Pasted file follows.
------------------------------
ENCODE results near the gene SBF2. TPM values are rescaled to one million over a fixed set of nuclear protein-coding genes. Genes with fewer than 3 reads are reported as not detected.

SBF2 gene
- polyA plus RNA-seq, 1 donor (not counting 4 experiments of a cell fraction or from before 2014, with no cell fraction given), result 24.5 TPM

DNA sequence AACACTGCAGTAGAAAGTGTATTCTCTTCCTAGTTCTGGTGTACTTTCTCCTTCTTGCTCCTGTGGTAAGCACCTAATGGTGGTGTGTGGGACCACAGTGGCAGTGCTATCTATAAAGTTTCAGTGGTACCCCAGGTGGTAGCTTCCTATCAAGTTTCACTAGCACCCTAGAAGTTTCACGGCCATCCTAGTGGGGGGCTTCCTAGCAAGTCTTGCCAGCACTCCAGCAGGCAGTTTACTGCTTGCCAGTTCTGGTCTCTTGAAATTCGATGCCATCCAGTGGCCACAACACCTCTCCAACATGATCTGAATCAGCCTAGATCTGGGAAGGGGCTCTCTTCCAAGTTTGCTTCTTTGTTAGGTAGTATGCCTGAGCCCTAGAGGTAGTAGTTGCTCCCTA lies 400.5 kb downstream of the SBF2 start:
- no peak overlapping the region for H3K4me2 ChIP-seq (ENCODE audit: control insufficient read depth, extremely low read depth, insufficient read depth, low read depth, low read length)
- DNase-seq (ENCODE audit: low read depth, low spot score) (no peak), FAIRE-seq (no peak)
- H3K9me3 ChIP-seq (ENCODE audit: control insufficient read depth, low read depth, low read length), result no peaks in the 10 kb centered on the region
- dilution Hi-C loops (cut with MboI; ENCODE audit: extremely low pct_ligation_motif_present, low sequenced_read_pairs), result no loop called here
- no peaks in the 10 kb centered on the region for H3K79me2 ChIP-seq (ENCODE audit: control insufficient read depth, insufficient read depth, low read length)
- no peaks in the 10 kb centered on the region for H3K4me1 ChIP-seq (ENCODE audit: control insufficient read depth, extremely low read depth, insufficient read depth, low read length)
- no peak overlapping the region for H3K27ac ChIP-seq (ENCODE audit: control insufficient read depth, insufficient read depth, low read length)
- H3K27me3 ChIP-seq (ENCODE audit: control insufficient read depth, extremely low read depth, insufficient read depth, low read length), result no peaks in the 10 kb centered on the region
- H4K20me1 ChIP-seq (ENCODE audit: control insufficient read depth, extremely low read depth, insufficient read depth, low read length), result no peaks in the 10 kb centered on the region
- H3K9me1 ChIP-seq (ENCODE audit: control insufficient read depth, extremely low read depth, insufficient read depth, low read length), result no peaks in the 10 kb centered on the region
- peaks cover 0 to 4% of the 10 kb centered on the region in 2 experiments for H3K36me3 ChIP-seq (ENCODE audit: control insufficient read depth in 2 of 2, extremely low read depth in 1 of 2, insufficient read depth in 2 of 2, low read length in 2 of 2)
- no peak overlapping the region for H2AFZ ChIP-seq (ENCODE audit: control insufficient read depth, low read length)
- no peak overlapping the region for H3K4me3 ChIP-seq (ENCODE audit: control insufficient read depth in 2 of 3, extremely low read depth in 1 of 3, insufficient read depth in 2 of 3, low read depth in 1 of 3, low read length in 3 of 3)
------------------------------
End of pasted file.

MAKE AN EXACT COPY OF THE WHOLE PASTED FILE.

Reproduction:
ENCODE results near the gene SBF2. TPM values are rescaled to one million over a fixed set of nuclear protein-coding genes. Genes with fewer than 3 reads are reported as not detected.

SBF2 gene
- polyA plus RNA-seq, 1 donor (not counting 4 experiments of a cell fraction or from before 2014, with no cell fraction given), result 24.5 TPM

DNA sequence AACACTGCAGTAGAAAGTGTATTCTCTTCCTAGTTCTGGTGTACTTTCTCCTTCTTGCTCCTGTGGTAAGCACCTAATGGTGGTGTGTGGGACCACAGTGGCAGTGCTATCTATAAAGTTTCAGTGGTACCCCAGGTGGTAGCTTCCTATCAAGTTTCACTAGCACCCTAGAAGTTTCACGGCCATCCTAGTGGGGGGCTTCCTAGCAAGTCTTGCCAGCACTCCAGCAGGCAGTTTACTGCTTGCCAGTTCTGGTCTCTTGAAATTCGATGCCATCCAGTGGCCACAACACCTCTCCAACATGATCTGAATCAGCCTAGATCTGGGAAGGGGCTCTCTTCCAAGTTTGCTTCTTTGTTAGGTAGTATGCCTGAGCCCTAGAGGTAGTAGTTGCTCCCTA lies 400.5 kb downstream of the SBF2 start:
- no peak overlapping the region for H3K4me2 ChIP-seq (ENCODE audit: control insufficient read depth, extremely low read depth, insufficient read depth, low read depth, low read length)
- DNase-seq (ENCODE audit: low read depth, low spot score) (no peak), FAIRE-seq (no peak)
- H3K9me3 ChIP-seq (ENCODE audit: control insufficient read depth, low read depth, low read length), result no peaks in the 10 kb centered on the region
- dilution Hi-C loops (cut with MboI; ENCODE audit: extremely low pct_ligation_motif_present, low sequenced_read_pairs), result no loop called here
- no peaks in the 10 kb centered on the region for H3K79me2 ChIP-seq (ENCODE audit: control insufficient read depth, insufficient read depth, low read length)
- no peaks in the 10 kb centered on the region for H3K4me1 ChIP-seq (ENCODE audit: control insufficient read depth, extremely low read depth, insufficient read depth, low read length)
- no peak overlapping the region for H3K27ac ChIP-seq (ENCODE audit: control insufficient read depth, insufficient read depth, low read length)
- H3K27me3 ChIP-seq (ENCODE audit: control insufficient read depth, extremely low read depth, insufficient read depth, low read length), result no peaks in the 10 kb centered on the region
- H4K20me1 ChIP-seq (ENCODE audit: control insufficient read depth, extremely low read depth, insufficient read depth, low read length), result no peaks in the 10 kb centered on the region
- H3K9me1 ChIP-seq (ENCODE audit: control insufficient read depth, extremely low read depth, insufficient read depth, low read length), result no peaks in the 10 kb centered on the region
- peaks cover 0 to 4% of the 10 kb centered on the region in 2 experiments for H3K36me3 ChIP-seq (ENCODE audit: control insufficient read depth in 2 of 2, extremely low read depth in 1 of 2, insufficient read depth in 2 of 2, low read length in 2 of 2)
- no peak overlapping the region for H2AFZ ChIP-seq (ENCODE audit: control insufficient read depth, low read length)
- no peak overlapping the region for H3K4me3 ChIP-seq (ENCODE audit: control insufficient read depth in 2 of 3, extremely low read depth in 1 of 3, insufficient read depth in 2 of 3, low read depth in 1 of 3, low read length in 3 of 3)